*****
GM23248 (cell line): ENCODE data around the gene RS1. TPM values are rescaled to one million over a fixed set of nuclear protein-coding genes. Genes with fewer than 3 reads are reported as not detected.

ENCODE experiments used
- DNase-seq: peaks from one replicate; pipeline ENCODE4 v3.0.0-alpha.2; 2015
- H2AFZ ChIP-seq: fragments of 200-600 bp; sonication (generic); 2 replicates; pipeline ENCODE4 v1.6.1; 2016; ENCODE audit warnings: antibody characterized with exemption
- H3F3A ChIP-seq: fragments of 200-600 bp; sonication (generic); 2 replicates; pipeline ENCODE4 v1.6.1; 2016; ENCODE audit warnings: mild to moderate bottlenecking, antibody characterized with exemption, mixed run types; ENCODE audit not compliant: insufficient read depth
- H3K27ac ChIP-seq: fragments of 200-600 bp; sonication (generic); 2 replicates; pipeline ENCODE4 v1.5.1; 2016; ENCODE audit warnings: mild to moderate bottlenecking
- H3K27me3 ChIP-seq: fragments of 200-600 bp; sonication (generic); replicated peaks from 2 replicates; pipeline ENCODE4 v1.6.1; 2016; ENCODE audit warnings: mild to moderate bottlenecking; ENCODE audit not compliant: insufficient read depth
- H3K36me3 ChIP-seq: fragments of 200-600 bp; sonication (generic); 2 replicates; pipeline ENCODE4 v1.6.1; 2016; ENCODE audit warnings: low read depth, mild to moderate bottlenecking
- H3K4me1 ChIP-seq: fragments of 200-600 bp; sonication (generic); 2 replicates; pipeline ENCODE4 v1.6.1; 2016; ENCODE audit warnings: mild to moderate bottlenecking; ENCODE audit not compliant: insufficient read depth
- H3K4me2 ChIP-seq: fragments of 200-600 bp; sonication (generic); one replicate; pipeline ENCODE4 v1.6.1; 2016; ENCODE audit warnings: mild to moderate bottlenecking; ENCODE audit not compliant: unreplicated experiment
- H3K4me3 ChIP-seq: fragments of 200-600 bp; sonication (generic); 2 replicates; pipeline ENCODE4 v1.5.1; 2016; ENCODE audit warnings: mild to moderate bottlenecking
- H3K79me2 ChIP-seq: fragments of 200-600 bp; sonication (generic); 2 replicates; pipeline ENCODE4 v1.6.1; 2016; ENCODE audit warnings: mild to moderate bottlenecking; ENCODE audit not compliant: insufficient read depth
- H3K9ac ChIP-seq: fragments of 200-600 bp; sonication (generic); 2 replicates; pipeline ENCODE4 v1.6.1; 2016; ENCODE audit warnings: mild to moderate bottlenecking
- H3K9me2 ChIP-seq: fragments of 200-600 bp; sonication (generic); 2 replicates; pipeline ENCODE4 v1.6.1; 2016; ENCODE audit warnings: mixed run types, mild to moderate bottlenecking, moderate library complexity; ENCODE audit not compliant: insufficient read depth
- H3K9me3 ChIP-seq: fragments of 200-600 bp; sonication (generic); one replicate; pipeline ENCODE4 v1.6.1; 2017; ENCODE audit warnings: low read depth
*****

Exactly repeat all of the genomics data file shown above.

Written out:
GM23248 (cell line): ENCODE data around the gene RS1. TPM values are rescaled to one million over a fixed set of nuclear protein-coding genes. Genes with fewer than 3 reads are reported as not detected.

ENCODE experiments used
- DNase-seq: peaks from one replicate; pipeline ENCODE4 v3.0.0-alpha.2; 2015
- H2AFZ ChIP-seq: fragments of 200-600 bp; sonication (generic); 2 replicates; pipeline ENCODE4 v1.6.1; 2016; ENCODE audit warnings: antibody characterized with exemption
- H3F3A ChIP-seq: fragments of 200-600 bp; sonication (generic); 2 replicates; pipeline ENCODE4 v1.6.1; 2016; ENCODE audit warnings: mild to moderate bottlenecking, antibody characterized with exemption, mixed run types; ENCODE audit not compliant: insufficient read depth
- H3K27ac ChIP-seq: fragments of 200-600 bp; sonication (generic); 2 replicates; pipeline ENCODE4 v1.5.1; 2016; ENCODE audit warnings: mild to moderate bottlenecking
- H3K27me3 ChIP-seq: fragments of 200-600 bp; sonication (generic); replicated peaks from 2 replicates; pipeline ENCODE4 v1.6.1; 2016; ENCODE audit warnings: mild to moderate bottlenecking; ENCODE audit not compliant: insufficient read depth
- H3K36me3 ChIP-seq: fragments of 200-600 bp; sonication (generic); 2 replicates; pipeline ENCODE4 v1.6.1; 2016; ENCODE audit warnings: low read depth, mild to moderate bottlenecking
- H3K4me1 ChIP-seq: fragments of 200-600 bp; sonication (generic); 2 replicates; pipeline ENCODE4 v1.6.1; 2016; ENCODE audit warnings: mild to moderate bottlenecking; ENCODE audit not compliant: insufficient read depth
- H3K4me2 ChIP-seq: fragments of 200-600 bp; sonication (generic); one replicate; pipeline ENCODE4 v1.6.1; 2016; ENCODE audit warnings: mild to moderate bottlenecking; ENCODE audit not compliant: unreplicated experiment
- H3K4me3 ChIP-seq: fragments of 200-600 bp; sonication (generic); 2 replicates; pipeline ENCODE4 v1.5.1; 2016; ENCODE audit warnings: mild to moderate bottlenecking
- H3K79me2 ChIP-seq: fragments of 200-600 bp; sonication (generic); 2 replicates; pipeline ENCODE4 v1.6.1; 2016; ENCODE audit warnings: mild to moderate bottlenecking; ENCODE audit not compliant: insufficient read depth
- H3K9ac ChIP-seq: fragments of 200-600 bp; sonication (generic); 2 replicates; pipeline ENCODE4 v1.6.1; 2016; ENCODE audit warnings: mild to moderate bottlenecking
- H3K9me2 ChIP-seq: fragments of 200-600 bp; sonication (generic); 2 replicates; pipeline ENCODE4 v1.6.1; 2016; ENCODE audit warnings: mixed run types, mild to moderate bottlenecking, moderate library complexity; ENCODE audit not compliant: insufficient read depth
- H3K9me3 ChIP-seq: fragments of 200-600 bp; sonication (generic); one replicate; pipeline ENCODE4 v1.6.1; 2017; ENCODE audit warnings: low read depth